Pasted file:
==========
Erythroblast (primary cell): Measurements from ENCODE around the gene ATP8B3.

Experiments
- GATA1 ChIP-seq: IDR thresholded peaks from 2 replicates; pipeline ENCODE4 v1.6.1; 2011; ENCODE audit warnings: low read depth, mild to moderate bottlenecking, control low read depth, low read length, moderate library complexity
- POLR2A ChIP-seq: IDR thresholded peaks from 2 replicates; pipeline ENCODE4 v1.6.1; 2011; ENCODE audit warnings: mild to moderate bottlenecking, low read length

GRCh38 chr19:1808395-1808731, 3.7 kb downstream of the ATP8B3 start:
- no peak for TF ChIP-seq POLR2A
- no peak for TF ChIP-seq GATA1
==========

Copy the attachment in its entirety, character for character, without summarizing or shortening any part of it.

Erythroblast (primary cell): Measurements from ENCODE around the gene ATP8B3.

Experiments
- GATA1 ChIP-seq: IDR thresholded peaks from 2 replicates; pipeline ENCODE4 v1.6.1; 2011; ENCODE audit warnings: low read depth, mild to moderate bottlenecking, control low read depth, low read length, moderate library complexity
- POLR2A ChIP-seq: IDR thresholded peaks from 2 replicates; pipeline ENCODE4 v1.6.1; 2011; ENCODE audit warnings: mild to moderate bottlenecking, low read length

GRCh38 chr19:1808395-1808731, 3.7 kb downstream of the ATP8B3 start:
- no peak for TF ChIP-seq POLR2A
- no peak for TF ChIP-seq GATA1